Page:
> Hello
> My name is Julian
> This is my lifelog
>
and digital playground  

Inventory Update (Q2/20)

This is a quarterly update and review of new tools and products I have recently added to my personal productivity stack.

Glyphfinder
I used to spend at least five minutes each day on Google just searching for specific unicode characters – especially when I was writing or designing. Until I found Glyphfinder. Glyphfinder is a Mac app that gives you instant access to more than 30,000 characters and emojis. The best part: Super fast and well-designed search that just works. (Whoever is building Alfred 2.0 – good unicode search has to be a key feature!)

Nototo
I stumbled upon this app in John Palmer’s article on Spatial Software and it’s one of the most unique products I’ve seen recently. The best way to describe Nototo is probably as a cross-over of Notion and Minecraft. Instead of writing down notes on a blank canvas like in any conventional note taking app, Nototo gives you a game-like map on which you place and group your thoughts. The idea is that visualizing your notes makes it easier to connect and remember them. As someone who loves working with post-it notes, I definitely subscribe to that idea.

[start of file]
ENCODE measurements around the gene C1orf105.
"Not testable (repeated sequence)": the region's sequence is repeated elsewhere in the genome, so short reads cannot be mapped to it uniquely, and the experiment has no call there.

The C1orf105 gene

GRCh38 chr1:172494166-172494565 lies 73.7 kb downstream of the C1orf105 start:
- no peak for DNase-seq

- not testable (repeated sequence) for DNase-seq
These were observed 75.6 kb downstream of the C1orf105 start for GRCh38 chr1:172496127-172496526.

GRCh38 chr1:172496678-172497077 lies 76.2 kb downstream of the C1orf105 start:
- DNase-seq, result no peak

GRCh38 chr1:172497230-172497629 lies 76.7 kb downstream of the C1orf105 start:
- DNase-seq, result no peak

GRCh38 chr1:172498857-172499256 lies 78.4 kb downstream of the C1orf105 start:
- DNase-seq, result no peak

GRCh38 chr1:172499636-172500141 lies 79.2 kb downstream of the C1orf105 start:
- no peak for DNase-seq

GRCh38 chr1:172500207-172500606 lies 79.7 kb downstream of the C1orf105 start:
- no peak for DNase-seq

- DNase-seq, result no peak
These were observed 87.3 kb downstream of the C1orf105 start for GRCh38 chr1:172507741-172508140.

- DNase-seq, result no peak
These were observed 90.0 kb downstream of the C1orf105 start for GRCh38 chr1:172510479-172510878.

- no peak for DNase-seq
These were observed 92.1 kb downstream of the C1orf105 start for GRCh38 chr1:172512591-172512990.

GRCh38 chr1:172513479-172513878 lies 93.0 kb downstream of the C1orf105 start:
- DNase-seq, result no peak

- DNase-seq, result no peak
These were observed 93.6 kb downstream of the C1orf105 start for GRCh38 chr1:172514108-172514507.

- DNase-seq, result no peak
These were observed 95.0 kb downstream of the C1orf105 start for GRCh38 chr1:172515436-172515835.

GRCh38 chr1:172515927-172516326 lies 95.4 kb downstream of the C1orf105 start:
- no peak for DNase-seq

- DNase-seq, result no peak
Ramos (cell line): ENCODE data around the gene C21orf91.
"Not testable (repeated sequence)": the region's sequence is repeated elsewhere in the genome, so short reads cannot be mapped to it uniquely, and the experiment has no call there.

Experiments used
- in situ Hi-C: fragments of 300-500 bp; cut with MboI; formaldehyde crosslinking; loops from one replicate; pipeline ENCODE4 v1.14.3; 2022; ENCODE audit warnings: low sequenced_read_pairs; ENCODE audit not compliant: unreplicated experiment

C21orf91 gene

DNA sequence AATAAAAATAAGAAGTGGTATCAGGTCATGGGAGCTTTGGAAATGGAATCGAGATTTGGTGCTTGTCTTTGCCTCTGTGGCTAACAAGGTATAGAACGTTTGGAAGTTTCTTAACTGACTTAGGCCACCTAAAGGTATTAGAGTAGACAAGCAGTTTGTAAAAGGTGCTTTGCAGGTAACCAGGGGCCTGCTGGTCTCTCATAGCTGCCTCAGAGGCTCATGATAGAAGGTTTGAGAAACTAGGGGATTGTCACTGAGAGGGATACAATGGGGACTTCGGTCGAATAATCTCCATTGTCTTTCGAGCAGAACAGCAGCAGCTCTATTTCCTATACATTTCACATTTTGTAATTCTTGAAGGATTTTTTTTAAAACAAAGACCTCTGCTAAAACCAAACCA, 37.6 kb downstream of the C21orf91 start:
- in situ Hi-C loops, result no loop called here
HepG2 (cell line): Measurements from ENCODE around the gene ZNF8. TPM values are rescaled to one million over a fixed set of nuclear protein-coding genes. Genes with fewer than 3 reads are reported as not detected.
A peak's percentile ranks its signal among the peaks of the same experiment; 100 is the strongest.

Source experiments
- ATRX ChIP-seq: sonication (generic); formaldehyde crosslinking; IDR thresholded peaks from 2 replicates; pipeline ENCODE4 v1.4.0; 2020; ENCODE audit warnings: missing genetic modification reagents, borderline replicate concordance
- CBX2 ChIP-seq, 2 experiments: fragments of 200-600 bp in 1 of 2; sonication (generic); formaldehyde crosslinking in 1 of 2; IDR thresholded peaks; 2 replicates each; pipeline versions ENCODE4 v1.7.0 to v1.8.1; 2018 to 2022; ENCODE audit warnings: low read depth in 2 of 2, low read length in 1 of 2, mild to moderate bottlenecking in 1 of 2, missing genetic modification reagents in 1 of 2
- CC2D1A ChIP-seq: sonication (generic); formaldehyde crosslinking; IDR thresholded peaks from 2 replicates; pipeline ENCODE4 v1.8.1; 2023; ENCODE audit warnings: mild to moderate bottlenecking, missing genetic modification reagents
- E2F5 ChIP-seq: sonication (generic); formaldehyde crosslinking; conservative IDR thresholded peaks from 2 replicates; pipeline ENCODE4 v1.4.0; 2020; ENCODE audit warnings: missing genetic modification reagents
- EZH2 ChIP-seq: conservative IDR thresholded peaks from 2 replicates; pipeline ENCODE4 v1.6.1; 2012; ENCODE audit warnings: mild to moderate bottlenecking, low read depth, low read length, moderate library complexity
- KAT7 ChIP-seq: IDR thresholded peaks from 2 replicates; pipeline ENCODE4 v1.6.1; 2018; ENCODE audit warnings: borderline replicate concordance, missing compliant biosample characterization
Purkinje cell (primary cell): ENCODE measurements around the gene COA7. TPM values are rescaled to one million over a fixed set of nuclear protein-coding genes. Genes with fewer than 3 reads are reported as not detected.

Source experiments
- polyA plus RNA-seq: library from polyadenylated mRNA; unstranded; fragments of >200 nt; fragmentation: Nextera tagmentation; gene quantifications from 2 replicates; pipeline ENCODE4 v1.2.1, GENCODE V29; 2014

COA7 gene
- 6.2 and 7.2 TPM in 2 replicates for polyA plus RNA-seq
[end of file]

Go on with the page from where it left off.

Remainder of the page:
Zelda and Chill
This playlist of Zelda soundtracks remixed with lo-fi hip hop beats is my new go-to productivity music.

Other apps I’ve played around with in the last couple of weeks but don’t have an opinion on yet: Pitch, Centered, Clay.
May 09, 2020  ×  Berlin, DE

Music for Productivity

As part of my ongoing work on a personal operating manual, I’ve been thinking a lot about what Tyler Cowen would call the “Julian Production Function”. Namely, a list of all the habits, routines and things that make me more productive.

One element of my personal production function I find particularly interesting is the impact of music (or audio more general) on my productivity.